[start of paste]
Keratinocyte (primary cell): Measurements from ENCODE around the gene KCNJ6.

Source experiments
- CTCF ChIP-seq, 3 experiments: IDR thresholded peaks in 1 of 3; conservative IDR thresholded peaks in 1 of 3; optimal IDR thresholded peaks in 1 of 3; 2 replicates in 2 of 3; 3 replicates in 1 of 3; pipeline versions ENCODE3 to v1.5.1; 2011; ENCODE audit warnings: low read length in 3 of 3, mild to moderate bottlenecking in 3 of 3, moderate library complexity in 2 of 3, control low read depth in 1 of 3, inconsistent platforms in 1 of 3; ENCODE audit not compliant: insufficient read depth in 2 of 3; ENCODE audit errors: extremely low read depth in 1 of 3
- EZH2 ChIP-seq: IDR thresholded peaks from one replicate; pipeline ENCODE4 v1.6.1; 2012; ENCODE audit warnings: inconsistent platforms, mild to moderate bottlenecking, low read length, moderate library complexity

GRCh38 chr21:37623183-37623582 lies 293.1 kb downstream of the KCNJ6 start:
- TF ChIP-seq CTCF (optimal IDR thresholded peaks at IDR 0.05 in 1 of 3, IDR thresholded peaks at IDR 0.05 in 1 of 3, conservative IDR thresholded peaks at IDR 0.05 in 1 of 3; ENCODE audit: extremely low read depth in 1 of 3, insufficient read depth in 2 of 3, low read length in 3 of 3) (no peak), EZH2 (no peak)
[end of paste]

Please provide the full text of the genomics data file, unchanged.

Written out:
Keratinocyte (primary cell): Measurements from ENCODE around the gene KCNJ6.

Source experiments
- CTCF ChIP-seq, 3 experiments: IDR thresholded peaks in 1 of 3; conservative IDR thresholded peaks in 1 of 3; optimal IDR thresholded peaks in 1 of 3; 2 replicates in 2 of 3; 3 replicates in 1 of 3; pipeline versions ENCODE3 to v1.5.1; 2011; ENCODE audit warnings: low read length in 3 of 3, mild to moderate bottlenecking in 3 of 3, moderate library complexity in 2 of 3, control low read depth in 1 of 3, inconsistent platforms in 1 of 3; ENCODE audit not compliant: insufficient read depth in 2 of 3; ENCODE audit errors: extremely low read depth in 1 of 3
- EZH2 ChIP-seq: IDR thresholded peaks from one replicate; pipeline ENCODE4 v1.6.1; 2012; ENCODE audit warnings: inconsistent platforms, mild to moderate bottlenecking, low read length, moderate library complexity

GRCh38 chr21:37623183-37623582 lies 293.1 kb downstream of the KCNJ6 start:
- TF ChIP-seq CTCF (optimal IDR thresholded peaks at IDR 0.05 in 1 of 3, IDR thresholded peaks at IDR 0.05 in 1 of 3, conservative IDR thresholded peaks at IDR 0.05 in 1 of 3; ENCODE audit: extremely low read depth in 1 of 3, insufficient read depth in 2 of 3, low read length in 3 of 3) (no peak), EZH2 (no peak)